Jump over the stereotypes

Jump over the stereotypes

Later life has great potential and this book helps put you on the path.

The Ten Steps Of Positive Ageing

The pandemic may have reinforced the vulnerability of the aged. But old age is more than loneliness, misery and ailments. It is another phase of life that can be managed to our satisfaction with some guidance and self-will though the role of old people in society remains ill-defined. The stereotypes of ageing promoted by the cosmetics industry — that old age is distasteful and must be prevented at any cost — hides the reality.

Guy Robertson, psychologist and founding director of Positive Ageing Associates, states in his new book that later life has great potential with a lot of opportunities for learning and being
creative. In The Ten Steps of Positive Ageing: A handbook for Personal Change in Later Life, he says we can make the best of this time if we approach it with a positive mental frame.

Departing from common concerns, the book explores the psychological and emotional aspects of ageing. One needs to prepare to age.

“Just as we had to learn to grow up, so we have to learn to grow old,” he says. The book challenges the negative portrayals of ageing.

Robertson contends that the ‘inner world’ of ageing has not received the attention it deserves, although internal thoughts and feelings shape our wellbeing in later life. What is on offer is a
specially-designed workbook, based on abundant research evidence, to help you explore this world. It is meant to enable you to develop your own vision of later life.

This book debunks some myths about ageing and offers ten steps that one can take to improve the prospect of living a happy and satisfying life in old age. These personal development tools can help us change our perspective to boost emotional and psychological resilience in later life.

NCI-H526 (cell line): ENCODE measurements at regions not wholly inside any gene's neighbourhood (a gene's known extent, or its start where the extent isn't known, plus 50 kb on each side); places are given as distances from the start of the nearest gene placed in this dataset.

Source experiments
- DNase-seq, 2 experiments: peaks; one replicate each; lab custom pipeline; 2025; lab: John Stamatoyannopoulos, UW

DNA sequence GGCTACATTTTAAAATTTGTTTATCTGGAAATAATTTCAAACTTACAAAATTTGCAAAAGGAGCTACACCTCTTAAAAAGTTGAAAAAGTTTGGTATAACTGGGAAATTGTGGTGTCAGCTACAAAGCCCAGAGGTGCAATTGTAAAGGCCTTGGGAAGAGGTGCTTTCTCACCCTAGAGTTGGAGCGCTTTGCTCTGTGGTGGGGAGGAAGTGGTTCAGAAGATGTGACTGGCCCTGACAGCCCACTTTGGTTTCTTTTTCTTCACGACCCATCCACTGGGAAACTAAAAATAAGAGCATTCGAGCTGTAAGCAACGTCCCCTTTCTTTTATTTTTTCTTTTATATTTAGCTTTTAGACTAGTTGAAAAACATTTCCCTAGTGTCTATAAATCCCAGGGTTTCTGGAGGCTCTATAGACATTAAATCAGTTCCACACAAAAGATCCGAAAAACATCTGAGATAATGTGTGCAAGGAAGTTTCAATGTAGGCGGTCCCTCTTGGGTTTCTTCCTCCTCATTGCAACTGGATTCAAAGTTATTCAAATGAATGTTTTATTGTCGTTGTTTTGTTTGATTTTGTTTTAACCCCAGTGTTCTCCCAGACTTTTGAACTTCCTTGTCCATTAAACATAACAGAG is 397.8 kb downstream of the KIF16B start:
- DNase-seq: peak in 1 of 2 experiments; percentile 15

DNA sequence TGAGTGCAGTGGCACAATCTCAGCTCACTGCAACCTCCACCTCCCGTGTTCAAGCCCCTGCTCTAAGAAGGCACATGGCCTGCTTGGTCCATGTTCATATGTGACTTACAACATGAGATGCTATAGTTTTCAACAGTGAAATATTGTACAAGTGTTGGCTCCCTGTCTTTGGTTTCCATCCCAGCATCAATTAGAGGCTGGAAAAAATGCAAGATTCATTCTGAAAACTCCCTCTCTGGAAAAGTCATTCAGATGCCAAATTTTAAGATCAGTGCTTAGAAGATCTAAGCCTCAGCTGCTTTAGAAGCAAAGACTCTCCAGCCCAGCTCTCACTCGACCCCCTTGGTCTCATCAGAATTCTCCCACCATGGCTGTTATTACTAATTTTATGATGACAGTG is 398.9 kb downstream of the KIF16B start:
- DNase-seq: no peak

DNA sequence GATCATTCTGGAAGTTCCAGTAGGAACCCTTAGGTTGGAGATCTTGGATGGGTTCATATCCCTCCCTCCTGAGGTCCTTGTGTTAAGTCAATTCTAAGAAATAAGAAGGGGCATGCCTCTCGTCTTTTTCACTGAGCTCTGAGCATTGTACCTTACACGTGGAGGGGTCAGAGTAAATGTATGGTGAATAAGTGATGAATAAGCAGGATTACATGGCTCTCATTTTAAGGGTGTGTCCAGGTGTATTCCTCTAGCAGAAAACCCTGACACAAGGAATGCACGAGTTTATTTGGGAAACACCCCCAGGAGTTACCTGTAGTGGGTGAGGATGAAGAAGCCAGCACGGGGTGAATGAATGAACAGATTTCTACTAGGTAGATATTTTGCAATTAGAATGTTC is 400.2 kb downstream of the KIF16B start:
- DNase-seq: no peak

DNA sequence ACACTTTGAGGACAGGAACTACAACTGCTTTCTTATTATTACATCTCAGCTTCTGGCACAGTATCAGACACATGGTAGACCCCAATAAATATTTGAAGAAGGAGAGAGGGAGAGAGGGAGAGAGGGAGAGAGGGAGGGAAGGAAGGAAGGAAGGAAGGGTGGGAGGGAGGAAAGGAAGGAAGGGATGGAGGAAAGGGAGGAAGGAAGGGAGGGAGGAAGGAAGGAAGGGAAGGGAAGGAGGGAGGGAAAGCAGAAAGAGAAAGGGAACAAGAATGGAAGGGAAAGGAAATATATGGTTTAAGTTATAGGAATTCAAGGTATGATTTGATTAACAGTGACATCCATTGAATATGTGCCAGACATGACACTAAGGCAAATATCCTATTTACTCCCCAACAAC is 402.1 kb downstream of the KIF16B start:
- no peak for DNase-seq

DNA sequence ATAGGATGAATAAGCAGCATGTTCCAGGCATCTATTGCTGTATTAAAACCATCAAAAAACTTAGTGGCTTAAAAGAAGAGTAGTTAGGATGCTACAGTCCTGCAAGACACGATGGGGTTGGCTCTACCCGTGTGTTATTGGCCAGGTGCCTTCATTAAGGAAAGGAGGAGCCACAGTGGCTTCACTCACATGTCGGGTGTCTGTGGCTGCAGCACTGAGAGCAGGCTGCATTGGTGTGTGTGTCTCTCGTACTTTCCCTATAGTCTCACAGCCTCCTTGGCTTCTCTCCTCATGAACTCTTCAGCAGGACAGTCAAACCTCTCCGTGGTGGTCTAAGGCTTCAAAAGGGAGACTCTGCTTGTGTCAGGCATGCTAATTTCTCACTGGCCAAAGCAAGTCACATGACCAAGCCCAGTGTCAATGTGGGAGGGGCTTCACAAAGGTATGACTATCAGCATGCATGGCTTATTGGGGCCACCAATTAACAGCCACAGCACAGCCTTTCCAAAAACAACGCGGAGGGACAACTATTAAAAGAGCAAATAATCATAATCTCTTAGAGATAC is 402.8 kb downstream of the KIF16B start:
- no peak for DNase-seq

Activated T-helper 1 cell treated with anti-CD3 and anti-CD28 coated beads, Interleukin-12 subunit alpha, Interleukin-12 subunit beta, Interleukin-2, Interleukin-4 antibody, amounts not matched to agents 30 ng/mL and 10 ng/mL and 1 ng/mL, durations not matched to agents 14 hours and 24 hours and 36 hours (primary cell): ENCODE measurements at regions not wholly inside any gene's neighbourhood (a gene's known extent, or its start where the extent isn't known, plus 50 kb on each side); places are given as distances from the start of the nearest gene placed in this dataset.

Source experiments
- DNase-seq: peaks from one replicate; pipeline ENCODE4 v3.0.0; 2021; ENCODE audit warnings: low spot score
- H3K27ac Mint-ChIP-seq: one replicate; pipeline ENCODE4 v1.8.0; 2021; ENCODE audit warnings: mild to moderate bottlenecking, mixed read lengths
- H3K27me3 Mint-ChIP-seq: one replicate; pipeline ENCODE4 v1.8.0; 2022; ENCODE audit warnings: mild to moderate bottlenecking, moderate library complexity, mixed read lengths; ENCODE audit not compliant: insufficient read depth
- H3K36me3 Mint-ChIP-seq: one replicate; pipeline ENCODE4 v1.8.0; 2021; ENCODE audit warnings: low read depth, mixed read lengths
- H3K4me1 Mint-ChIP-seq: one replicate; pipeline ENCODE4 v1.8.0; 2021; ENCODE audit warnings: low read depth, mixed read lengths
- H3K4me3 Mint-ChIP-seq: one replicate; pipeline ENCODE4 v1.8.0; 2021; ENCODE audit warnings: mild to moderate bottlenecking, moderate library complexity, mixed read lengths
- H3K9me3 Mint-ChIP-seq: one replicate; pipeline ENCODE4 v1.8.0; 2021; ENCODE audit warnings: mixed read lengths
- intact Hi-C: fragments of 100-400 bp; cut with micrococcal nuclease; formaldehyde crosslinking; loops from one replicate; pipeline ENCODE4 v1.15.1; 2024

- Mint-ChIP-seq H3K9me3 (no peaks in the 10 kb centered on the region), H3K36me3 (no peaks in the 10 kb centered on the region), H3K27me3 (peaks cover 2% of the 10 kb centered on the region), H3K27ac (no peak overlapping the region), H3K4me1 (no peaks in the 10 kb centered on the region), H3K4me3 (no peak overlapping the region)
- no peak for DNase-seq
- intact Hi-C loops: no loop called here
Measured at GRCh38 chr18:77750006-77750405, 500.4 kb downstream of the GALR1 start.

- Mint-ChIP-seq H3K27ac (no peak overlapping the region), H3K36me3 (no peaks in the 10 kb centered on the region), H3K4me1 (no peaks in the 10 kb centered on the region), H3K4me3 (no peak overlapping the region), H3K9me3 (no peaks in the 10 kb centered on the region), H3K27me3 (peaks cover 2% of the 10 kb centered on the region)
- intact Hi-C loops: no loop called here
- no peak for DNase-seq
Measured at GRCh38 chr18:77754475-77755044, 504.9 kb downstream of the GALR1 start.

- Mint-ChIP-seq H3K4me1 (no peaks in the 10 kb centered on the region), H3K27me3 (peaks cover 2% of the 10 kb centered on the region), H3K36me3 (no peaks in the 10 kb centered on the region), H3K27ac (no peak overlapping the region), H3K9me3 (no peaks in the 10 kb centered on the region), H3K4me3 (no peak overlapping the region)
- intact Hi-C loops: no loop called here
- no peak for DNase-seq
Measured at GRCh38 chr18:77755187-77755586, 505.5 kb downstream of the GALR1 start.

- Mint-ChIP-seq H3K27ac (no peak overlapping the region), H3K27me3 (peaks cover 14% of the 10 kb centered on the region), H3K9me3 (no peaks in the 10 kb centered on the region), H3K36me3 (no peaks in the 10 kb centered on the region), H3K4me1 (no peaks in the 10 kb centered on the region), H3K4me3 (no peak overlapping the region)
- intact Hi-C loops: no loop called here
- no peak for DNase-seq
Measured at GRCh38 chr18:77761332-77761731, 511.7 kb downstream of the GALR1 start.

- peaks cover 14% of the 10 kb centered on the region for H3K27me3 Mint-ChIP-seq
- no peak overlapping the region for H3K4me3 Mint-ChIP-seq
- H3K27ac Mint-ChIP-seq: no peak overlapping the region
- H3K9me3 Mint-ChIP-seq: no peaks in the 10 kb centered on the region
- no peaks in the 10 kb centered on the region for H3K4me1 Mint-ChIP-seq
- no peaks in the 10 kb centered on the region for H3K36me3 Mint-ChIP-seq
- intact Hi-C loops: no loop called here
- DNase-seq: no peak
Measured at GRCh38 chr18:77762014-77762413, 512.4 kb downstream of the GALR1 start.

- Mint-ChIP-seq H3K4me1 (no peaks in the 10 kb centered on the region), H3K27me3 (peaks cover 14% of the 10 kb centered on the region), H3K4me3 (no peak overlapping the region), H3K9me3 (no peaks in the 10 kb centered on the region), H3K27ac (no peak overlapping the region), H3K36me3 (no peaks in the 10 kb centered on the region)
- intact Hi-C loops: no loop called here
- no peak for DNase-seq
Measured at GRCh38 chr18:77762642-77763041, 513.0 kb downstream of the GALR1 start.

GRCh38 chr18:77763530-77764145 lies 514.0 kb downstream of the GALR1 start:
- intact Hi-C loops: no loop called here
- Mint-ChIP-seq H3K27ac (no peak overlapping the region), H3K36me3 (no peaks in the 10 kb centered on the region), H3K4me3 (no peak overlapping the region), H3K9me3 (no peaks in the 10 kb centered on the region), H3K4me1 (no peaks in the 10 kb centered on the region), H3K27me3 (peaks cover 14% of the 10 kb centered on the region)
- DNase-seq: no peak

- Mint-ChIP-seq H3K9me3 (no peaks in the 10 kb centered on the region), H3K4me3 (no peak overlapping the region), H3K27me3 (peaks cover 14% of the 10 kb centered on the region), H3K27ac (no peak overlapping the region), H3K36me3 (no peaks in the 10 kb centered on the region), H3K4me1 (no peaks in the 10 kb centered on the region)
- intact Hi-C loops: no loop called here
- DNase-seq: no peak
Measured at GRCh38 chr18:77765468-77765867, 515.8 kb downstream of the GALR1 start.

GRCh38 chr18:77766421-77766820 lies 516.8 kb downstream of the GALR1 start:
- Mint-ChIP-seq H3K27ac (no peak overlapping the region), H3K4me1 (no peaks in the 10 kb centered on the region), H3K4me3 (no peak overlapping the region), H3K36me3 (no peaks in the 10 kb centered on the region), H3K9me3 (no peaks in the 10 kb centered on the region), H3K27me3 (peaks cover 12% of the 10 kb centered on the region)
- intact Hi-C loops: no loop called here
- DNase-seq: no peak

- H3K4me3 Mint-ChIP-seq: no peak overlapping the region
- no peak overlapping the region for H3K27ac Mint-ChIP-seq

Face the negatives

Ten Steps is a guide to prepare for the challenges of ageing and how to make the best use of old age. The issues confronting the old are complex. Later life can be tough and there will always be challenges for us to address. However, we can take greater control of ageing with some well-thought preparations.

Beliefs, values and attitudes condition positive ageing, according to the book. Those who do not yield to challenges fall by the wayside. As they say: “Ageing is inevitable but getting old is optional.” As loss is a prominent feature of ageing, there is a need to face the negatives head on. While citing the need for developing a positive attitude, Robertson says age denial is not a solution. Acceptance of the ageing process and our mortality is key to our wellbeing, he argues.

Positive ageing begins with a positive approach to dying. The book begins by looking at the different notions of ageing and how it affects our lives. Robertson starts the approach to positive ageing by looking at death, a topic that many dread to confront. There is a need to face up to death anxiety and address it head on. The finality of death can prompt us to make the most of the time that we have by being pro-active, argues the author.

Reality check

The next step is a reality check on all the negative ideas and images about ageing so that we can test whether we are actually getting a balanced view of its positive as well as negative aspects. Step 3 explores how negative stereotypes and ageist attitudes can cause real harm as we age. Next step considers the significance of our relationships with other people in helping us to age positively. Robertson advocates a frank life review as a therapeutic tool as we grow older. Choosing a positive perspective on our past is important for our wellbeing. For deriving real benefits from reviewing our lives, he favours frank, expressive writing on traumatic or unresolved issues.

Other chapters are devoted to what gives us meaning and a sense of purpose in our lives, developing a vision for how we want our lives to be and what we want to achieve. Our attitude to growing old can influence our physical and mental wellbeing, Robertson says, citing Becca Levy’s research that found that “people who have more positive attitudes about ageing live on average 7.5 years longer than those who feel more negative about ageing....”

The volume provides a wealth of information on psychological research. Practical personal development exercises and questionnaires in many chapters are handy as it can equip the reader to engage in a programme of self-evaluation. However, based on extensive research in the UK, which has a wide social security net and National Health Service (NHS), the book has limited relevance to most Indians whose primary concern is to have two square meals a day.

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